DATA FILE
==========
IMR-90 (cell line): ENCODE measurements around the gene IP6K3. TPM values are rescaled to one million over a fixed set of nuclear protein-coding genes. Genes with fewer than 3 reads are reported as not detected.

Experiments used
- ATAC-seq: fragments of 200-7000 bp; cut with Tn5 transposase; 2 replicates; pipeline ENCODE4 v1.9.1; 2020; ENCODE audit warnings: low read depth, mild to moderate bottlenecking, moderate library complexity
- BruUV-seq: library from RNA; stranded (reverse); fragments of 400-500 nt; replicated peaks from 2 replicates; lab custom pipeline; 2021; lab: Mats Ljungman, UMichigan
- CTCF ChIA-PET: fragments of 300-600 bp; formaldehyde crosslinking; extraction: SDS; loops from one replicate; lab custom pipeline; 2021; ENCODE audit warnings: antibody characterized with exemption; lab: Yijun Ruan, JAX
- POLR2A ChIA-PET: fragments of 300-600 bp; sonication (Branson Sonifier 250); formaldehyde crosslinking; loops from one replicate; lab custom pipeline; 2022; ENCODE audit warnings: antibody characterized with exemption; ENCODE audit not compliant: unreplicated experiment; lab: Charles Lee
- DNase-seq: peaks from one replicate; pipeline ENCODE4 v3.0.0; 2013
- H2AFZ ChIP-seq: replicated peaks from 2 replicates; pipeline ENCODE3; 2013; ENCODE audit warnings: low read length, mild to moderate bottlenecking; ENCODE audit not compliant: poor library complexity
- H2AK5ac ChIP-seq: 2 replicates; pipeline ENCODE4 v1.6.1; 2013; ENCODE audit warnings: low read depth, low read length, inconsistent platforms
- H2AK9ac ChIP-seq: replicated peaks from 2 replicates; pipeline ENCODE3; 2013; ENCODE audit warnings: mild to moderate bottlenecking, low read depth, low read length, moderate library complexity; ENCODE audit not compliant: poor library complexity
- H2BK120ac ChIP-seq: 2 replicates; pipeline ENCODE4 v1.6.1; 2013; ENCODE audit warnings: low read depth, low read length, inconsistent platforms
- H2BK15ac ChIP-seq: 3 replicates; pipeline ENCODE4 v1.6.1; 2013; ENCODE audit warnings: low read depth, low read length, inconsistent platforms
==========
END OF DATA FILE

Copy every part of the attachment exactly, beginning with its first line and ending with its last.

IMR-90 (cell line): ENCODE measurements around the gene IP6K3. TPM values are rescaled to one million over a fixed set of nuclear protein-coding genes. Genes with fewer than 3 reads are reported as not detected.

Experiments used
- ATAC-seq: fragments of 200-7000 bp; cut with Tn5 transposase; 2 replicates; pipeline ENCODE4 v1.9.1; 2020; ENCODE audit warnings: low read depth, mild to moderate bottlenecking, moderate library complexity
- BruUV-seq: library from RNA; stranded (reverse); fragments of 400-500 nt; replicated peaks from 2 replicates; lab custom pipeline; 2021; lab: Mats Ljungman, UMichigan
- CTCF ChIA-PET: fragments of 300-600 bp; formaldehyde crosslinking; extraction: SDS; loops from one replicate; lab custom pipeline; 2021; ENCODE audit warnings: antibody characterized with exemption; lab: Yijun Ruan, JAX
- POLR2A ChIA-PET: fragments of 300-600 bp; sonication (Branson Sonifier 250); formaldehyde crosslinking; loops from one replicate; lab custom pipeline; 2022; ENCODE audit warnings: antibody characterized with exemption; ENCODE audit not compliant: unreplicated experiment; lab: Charles Lee
- DNase-seq: peaks from one replicate; pipeline ENCODE4 v3.0.0; 2013
- H2AFZ ChIP-seq: replicated peaks from 2 replicates; pipeline ENCODE3; 2013; ENCODE audit warnings: low read length, mild to moderate bottlenecking; ENCODE audit not compliant: poor library complexity
- H2AK5ac ChIP-seq: 2 replicates; pipeline ENCODE4 v1.6.1; 2013; ENCODE audit warnings: low read depth, low read length, inconsistent platforms
- H2AK9ac ChIP-seq: replicated peaks from 2 replicates; pipeline ENCODE3; 2013; ENCODE audit warnings: mild to moderate bottlenecking, low read depth, low read length, moderate library complexity; ENCODE audit not compliant: poor library complexity
- H2BK120ac ChIP-seq: 2 replicates; pipeline ENCODE4 v1.6.1; 2013; ENCODE audit warnings: low read depth, low read length, inconsistent platforms
- H2BK15ac ChIP-seq: 3 replicates; pipeline ENCODE4 v1.6.1; 2013; ENCODE audit warnings: low read depth, low read length, inconsistent platforms